- iOS 12.0+
- macOS 10.14+
- Xcode 10.0+
This sample app provides an introduction to indirect command buffers (ICB), which enable you to store repeated commands for later use. Because Metal discards a normal command buffer and its commands after Metal executes them, use ICBs to save expensive allocation, deallocation, and encoding time for your app’s common instructions. Additionally, you benefit when using ICBs with:
A reduction in rendering tasks because you execute an ICB with a single call.
By creating ICBs at initialization, it moves expensive command management out of your app’s critical path at rendering or compute-time.
An example of where ICBs are effective is with a game’s head-up display (HUD), because:
You render HUDs every frame.
The appearance of the HUD is usually static across frames.
ICBs are also useful to render static objects in typical 3D scenes. Because encoded commands typically result in lightweight data structures, ICBs are suitable for saving complex draws, too.
This sample demonstrates how to set up an ICB to repeatedly render a series of shapes. While it’s possible to gain even more instruction-parallelism by encoding the ICB on the GPU, this sample encodes an ICB on the CPU for simplicity. See Encoding Indirect Command Buffers on the GPU for the more advanced usage.
Individual Commands Versus Indirect Command Buffers
Metal apps, particularly games, typically contain multiple render commands, each associated with a set of render states, buffers, and draw calls. To execute these commands for a render pass, apps first encode them into a render command encoder within a command buffer.
You encode individual commands into a render command encoder by calling
MTLRender methods such as
Recreating draws that were equivalent to ones you did in a previous queue can be tedious from a coding perspective and non-performant at runtime. Instead, move your repeated draws and their data buffers into an
MTLIndirect object using
MTLIndirect, thereby filling the ICB with commands. When you’re ready to use the ICB, encode individual executions of it by calling
Define Render Commands and Inherited Render State
For the indirect command buffer,
_indirect, the sample defines render commands that:
Set a vertex buffer using unique vertex data for each mesh
Set another vertex buffer using common transformation data for all meshes
Set another vertex buffer containing an array of parameters for each mesh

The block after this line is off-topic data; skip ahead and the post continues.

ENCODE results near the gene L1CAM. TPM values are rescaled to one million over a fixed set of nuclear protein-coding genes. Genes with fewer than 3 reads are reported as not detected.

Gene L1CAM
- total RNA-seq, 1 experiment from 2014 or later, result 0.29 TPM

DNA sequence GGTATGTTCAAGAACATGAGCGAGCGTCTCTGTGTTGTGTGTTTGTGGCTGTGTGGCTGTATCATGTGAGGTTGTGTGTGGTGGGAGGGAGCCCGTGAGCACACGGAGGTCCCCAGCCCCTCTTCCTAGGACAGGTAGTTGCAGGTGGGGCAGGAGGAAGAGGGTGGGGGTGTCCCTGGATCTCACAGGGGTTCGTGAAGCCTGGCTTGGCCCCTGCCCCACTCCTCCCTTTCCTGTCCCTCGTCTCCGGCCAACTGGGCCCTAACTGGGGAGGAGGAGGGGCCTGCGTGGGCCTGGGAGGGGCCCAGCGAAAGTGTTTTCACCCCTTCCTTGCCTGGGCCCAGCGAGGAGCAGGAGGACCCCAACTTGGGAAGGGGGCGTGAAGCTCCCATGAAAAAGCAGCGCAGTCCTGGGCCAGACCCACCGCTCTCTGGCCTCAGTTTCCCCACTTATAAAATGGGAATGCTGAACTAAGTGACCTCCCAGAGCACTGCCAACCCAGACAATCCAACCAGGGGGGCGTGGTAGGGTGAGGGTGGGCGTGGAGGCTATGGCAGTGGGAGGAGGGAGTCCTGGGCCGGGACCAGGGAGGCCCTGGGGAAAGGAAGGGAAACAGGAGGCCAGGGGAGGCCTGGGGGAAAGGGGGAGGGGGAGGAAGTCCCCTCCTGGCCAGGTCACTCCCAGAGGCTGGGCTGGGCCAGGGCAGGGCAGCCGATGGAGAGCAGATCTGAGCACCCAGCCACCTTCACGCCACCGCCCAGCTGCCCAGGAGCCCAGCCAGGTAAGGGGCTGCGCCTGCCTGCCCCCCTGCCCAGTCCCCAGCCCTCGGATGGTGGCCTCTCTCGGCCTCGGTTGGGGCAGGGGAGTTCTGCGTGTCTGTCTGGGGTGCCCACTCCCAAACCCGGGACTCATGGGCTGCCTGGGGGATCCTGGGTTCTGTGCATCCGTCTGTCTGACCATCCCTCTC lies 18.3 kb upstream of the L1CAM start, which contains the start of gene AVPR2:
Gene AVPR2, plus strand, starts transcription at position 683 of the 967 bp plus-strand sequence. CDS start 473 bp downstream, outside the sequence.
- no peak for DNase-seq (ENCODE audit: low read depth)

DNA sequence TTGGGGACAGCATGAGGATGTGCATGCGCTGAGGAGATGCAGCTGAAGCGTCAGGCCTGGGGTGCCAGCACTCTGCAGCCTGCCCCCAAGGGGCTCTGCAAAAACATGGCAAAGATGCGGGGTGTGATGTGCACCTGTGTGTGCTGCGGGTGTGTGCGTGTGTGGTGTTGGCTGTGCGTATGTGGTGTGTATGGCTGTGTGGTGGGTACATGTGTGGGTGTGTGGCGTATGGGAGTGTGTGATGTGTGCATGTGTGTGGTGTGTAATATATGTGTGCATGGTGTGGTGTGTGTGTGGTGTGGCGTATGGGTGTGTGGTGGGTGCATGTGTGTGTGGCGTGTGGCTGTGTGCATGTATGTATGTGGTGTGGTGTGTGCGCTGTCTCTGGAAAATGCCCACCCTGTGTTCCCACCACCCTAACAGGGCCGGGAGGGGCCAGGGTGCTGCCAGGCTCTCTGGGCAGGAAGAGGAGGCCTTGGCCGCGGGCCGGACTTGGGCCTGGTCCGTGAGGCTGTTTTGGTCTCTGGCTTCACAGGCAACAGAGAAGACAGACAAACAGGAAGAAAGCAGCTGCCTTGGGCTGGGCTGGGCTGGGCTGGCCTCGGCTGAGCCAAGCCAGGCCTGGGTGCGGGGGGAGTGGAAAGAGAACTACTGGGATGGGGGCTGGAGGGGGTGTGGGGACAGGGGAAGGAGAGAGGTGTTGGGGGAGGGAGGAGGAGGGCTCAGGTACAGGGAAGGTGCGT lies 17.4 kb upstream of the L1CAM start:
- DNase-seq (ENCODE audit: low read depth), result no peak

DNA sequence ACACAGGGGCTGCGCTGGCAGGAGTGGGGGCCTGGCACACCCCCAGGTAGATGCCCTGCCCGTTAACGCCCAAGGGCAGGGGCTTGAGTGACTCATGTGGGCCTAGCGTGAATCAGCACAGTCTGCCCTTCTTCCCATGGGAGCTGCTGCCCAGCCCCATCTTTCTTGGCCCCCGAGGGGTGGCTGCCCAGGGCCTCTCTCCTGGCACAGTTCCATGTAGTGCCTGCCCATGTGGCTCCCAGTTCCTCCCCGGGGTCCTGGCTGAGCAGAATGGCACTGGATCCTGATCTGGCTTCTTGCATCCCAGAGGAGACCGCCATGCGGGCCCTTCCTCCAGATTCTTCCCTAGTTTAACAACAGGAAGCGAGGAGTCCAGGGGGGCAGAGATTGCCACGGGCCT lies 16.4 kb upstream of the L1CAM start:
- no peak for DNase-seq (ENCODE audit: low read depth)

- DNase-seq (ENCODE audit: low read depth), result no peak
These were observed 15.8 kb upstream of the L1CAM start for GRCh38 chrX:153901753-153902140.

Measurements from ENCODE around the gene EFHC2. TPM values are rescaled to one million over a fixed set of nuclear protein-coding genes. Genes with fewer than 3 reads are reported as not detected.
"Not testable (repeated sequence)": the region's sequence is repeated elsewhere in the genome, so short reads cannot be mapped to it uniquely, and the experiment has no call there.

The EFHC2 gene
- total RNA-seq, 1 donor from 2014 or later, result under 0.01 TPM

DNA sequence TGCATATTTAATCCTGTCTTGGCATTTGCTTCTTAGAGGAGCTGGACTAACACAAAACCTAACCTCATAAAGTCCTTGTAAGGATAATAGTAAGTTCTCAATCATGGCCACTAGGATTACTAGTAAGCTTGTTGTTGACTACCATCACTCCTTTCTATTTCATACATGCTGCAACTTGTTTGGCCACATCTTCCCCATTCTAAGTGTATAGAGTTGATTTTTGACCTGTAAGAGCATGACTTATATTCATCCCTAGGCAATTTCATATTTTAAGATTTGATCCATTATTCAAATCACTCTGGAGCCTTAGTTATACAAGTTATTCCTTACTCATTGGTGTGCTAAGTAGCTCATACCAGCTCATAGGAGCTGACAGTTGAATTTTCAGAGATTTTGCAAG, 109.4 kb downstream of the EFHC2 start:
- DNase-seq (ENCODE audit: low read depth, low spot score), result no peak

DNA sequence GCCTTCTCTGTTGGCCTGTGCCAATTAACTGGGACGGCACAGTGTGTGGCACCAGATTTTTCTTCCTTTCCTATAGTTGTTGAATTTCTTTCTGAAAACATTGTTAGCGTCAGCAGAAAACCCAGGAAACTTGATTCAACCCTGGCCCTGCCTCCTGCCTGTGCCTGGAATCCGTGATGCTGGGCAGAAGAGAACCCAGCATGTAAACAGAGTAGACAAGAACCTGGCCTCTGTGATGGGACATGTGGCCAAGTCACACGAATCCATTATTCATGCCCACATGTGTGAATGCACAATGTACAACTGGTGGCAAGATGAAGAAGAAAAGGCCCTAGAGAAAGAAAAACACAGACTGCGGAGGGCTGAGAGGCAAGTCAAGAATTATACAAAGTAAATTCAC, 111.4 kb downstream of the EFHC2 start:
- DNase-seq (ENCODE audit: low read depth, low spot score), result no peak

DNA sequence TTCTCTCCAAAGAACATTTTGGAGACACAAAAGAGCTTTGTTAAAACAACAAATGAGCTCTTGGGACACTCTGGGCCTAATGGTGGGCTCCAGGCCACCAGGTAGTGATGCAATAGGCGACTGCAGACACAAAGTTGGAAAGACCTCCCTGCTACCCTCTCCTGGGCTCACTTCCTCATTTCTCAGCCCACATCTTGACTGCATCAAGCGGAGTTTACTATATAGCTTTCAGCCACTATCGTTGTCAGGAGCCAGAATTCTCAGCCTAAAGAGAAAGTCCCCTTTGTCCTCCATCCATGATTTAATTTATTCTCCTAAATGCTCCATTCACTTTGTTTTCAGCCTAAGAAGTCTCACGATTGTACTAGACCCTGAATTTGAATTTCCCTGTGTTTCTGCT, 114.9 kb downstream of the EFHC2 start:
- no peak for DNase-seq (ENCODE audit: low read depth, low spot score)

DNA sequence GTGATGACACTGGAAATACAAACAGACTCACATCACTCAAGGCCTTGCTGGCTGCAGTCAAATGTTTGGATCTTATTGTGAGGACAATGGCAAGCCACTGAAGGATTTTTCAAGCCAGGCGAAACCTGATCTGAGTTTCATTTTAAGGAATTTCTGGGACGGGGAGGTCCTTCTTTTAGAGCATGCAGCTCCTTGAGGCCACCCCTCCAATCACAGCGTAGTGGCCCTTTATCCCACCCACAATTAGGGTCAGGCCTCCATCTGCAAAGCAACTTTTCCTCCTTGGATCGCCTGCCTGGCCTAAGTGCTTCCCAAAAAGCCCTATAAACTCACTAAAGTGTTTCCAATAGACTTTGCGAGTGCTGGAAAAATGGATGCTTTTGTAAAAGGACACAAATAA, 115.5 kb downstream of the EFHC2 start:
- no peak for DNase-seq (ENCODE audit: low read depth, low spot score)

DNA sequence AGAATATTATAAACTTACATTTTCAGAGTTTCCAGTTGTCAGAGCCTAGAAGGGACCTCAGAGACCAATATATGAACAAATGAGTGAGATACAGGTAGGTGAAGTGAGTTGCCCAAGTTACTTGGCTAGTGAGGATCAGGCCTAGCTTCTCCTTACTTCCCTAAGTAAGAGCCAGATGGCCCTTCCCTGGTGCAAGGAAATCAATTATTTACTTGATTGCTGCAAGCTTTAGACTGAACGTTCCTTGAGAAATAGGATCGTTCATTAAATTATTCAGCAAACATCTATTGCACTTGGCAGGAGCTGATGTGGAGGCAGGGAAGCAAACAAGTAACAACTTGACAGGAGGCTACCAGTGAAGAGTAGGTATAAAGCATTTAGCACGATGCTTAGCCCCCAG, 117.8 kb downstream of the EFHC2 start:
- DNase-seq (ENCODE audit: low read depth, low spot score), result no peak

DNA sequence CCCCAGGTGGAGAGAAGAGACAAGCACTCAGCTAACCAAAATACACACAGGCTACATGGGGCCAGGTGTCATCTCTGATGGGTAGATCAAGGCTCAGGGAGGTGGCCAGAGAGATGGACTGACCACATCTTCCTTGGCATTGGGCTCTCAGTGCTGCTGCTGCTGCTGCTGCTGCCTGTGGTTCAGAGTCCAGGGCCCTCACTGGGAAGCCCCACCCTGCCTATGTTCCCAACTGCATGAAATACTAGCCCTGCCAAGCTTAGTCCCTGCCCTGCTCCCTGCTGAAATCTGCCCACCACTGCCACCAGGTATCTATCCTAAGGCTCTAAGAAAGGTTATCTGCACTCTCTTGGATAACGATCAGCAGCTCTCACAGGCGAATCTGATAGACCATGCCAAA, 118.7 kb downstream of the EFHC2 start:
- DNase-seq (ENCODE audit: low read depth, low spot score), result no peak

Draw the mesh’s triangles
The sample encodes these commands differently for the CPU or the GPU. However, these commands are still encoded into both versions of the indirect command buffer.
The sample also allows
_indirect to inherit the render pipeline state from its parent encoder,
_indirect implicitly inherits any render state that can’t be encoded into it, such as the cull mode and depth or stencil state for the render pass.
Create an Indirect Command Buffer
The sample creates
_indirect from a
MTLIndirect, which defines the features and limits of an indirect command buffer.
The sample specifies the types of commands,
command, and the maximum number of commands,
max, so that Metal reserves enough space in memory for the sample to encode
_indirect successfully (with the CPU or GPU).
Encode an Indirect Command Buffer with the CPU
From the CPU, the sample encodes commands into
_indirect with a
MTLIndirect object. For each shape to be rendered, the sample encodes two
set commands and one
The sample performs this encoding only once, before encoding any subsequent render commands.
_indirect contains a total of 16 draw calls, one for each shape to be rendered. Each draw call references the same transformation data,
_uniform, but different vertex data,
_vertex. Although the CPU encodes data only once, the sample issues 16 draw calls per frame.
Update the Data Used by an ICB
To update data that’s fed to the GPU, you typically cycle through a set of buffers such that the CPU updates one while the GPU reads another (see CPU and GPU Synchronization). You can’t apply that pattern literally with ICBs, however, because you can’t update an ICB’s buffer set after you encode its commands, but you follow a two-step process to blit data updates from the CPU. First, update a single buffer in your dynamic buffer array on the CPU:
Then, blit the CPU-side buffer set to the location that’s accessible to the ICB (see _indirectFrameStateBuffer):
Execute an Indirect Command Buffer
The sample calls the
execute method to execute the commands in
Similar to the arguments in an argument buffer, the sample calls the
use method to indicate that the GPU can access the resources within an indirect command buffer.
The sample continues to execute
_indirect each frame.